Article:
“They’re such smart kids,” Bruce says. “Way smarter than I was. They campaigned for Obama. They’re involved in the world, in politics. They know exactly what Hollywood is, and they know what it’s not, and they don’t take any of that very seriously.”
Given his own fraught relationship with fame, it’s something he’s particularly proud of. “When I was a kid, I had a horrible stutter. Really, I was that guy that you’d just go”—he draws in breath in audible pity and makes a cringing face. Onstage, the South Jersey native found that his stuttering subsided. After dropping out of the theater program at Montclair State University, he spent several years bartending and taking on low-paying acting gigs before landing the part of private eye David Addison opposite Cybill Shepherd on the hit TV comedy Moonlighting. “The worst thing you could do to a person is say, ‘Here’s a lot of fame that’s never going to go away,’ and not explain it,” says Bruce, who spent decades resenting his celebrity even as he propelled it to new heights with the Die Hard movies.
His loneliness after the end of his 13-year, high-profile marriage to Moore only intensified this angst. “I had a very dismal view of my chances at romance,” he says, “because when I actually sat down and did the math, made my chart of what I wanted in a woman—honesty, integrity, class, beauty, a sense of humor—and combined that with me being famous, it seemed the possibility of finding someone I could trust and who would want to be with me because they loved me and not just because they had an agenda was really minimal.” But then Emma came along: “She was a real person, and she didn’t want anything from me.”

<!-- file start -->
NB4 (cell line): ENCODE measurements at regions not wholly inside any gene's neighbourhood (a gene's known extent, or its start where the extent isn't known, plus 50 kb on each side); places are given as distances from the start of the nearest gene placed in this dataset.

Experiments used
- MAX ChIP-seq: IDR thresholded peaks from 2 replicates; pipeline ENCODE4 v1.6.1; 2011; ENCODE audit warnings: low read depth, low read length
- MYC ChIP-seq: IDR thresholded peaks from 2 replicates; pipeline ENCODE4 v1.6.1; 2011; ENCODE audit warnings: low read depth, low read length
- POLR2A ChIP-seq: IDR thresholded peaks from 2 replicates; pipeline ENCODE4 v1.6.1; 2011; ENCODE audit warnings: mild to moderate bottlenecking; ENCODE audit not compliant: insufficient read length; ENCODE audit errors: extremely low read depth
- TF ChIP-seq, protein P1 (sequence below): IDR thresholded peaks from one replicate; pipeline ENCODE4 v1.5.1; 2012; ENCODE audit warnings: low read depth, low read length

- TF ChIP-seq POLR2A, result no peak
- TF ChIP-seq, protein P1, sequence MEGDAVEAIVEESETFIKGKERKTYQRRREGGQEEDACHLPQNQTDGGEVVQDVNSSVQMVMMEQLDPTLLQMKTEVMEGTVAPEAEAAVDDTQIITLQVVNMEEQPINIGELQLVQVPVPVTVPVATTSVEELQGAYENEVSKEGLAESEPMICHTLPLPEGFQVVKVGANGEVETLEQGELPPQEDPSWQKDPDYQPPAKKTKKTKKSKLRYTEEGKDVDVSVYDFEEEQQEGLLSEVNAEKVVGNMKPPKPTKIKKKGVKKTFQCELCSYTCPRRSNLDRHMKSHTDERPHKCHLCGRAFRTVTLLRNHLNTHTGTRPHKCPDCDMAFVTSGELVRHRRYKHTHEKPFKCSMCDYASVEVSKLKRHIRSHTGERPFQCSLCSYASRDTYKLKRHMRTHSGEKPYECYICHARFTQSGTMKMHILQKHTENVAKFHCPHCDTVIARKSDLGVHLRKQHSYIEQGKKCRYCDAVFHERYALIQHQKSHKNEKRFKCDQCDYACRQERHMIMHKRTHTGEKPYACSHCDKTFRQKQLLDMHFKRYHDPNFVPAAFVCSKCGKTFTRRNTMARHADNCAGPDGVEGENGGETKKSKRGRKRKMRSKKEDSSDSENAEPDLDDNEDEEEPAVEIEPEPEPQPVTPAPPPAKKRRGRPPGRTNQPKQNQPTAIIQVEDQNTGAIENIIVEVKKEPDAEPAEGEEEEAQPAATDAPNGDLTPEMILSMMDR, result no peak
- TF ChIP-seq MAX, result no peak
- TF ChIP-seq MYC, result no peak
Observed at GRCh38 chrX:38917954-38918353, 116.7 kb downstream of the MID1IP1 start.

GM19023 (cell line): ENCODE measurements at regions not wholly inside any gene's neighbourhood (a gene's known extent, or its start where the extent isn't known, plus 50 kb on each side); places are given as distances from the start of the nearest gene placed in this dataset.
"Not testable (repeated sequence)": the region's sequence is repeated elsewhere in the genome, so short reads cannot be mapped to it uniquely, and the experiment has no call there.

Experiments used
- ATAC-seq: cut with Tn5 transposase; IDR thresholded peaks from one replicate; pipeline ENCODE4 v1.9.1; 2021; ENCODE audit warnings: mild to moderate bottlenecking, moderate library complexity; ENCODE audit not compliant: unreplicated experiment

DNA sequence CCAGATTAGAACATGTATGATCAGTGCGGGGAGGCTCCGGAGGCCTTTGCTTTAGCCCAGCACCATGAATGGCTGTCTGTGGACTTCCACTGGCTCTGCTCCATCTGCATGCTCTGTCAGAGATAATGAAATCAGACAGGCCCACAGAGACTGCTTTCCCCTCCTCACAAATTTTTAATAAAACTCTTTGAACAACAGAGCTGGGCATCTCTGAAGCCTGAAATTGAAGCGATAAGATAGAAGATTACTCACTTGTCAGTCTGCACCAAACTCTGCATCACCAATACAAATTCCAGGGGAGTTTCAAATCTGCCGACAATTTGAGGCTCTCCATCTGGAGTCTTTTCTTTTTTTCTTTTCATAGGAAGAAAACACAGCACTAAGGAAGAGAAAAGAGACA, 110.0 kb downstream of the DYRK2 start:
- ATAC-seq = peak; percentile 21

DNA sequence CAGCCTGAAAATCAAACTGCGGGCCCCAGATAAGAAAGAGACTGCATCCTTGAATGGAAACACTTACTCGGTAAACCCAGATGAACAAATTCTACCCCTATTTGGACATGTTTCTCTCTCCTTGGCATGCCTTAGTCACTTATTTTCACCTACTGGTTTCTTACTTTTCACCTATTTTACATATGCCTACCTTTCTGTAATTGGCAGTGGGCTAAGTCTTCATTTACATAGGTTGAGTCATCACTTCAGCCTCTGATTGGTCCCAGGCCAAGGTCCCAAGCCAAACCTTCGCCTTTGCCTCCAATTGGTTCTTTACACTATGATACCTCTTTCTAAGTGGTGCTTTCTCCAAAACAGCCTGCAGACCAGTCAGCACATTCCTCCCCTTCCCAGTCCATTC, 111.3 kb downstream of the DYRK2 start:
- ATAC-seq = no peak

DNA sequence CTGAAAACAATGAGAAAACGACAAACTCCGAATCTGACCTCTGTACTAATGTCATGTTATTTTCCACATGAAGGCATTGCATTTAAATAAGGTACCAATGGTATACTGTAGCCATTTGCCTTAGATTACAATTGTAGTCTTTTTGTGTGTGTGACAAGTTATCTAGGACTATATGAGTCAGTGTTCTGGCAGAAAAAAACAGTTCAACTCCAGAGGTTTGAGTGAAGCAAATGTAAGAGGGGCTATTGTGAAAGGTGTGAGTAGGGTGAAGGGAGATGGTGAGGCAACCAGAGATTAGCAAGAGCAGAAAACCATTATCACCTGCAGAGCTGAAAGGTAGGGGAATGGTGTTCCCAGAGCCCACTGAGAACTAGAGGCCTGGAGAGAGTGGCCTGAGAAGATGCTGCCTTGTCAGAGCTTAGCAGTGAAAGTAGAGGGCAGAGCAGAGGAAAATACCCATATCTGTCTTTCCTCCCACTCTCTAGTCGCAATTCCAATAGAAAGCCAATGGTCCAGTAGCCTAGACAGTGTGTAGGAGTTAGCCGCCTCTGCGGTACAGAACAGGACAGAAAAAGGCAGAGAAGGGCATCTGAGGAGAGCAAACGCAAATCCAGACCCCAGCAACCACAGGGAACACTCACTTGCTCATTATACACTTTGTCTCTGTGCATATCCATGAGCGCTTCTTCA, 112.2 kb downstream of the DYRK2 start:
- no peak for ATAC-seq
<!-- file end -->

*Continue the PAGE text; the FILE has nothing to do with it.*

But coming to grips with his celebrity has taken more than the love of a good woman—it has apparently involved research. “Did you know fame is a 20th-century invention?” Bruce asks suddenly. “Charles Lindbergh was the first international superstar. Prior to that, it was just rich people who were famous. They would write about what Diamond Jim Brady would eat. He would go to a restaurant, and people would watch him eat—he’d eat, like, six ducks!”
Still, perhaps the only thing worse than having fame is losing it, and Bruce is still in the game. “Look at his longevity,” says director Kevin Smith, who will be working with Willis and Tracy Morgan on A Couple of Dicks, a comedy shooting in New York this summer. “Stallone, Steven Seagal, Arnold Schwarzenegger—none of these action stars have kept it vital and viable for more than 20 years like Bruce has. In this cynical age where people root for failure, people want to see him succeed, because he’s always been a heart player.” Willis, who stars in Surrogates, a science-fiction thriller coming out in September, is nevertheless prone to unprompted criticism of his own career. “A character from New Jersey or Chicago who’s in law enforcement—I’ve been playing some version of that guy forever,” he says. “There are a handful—no, a couple of handfuls—of films I’d just like to take off my list.”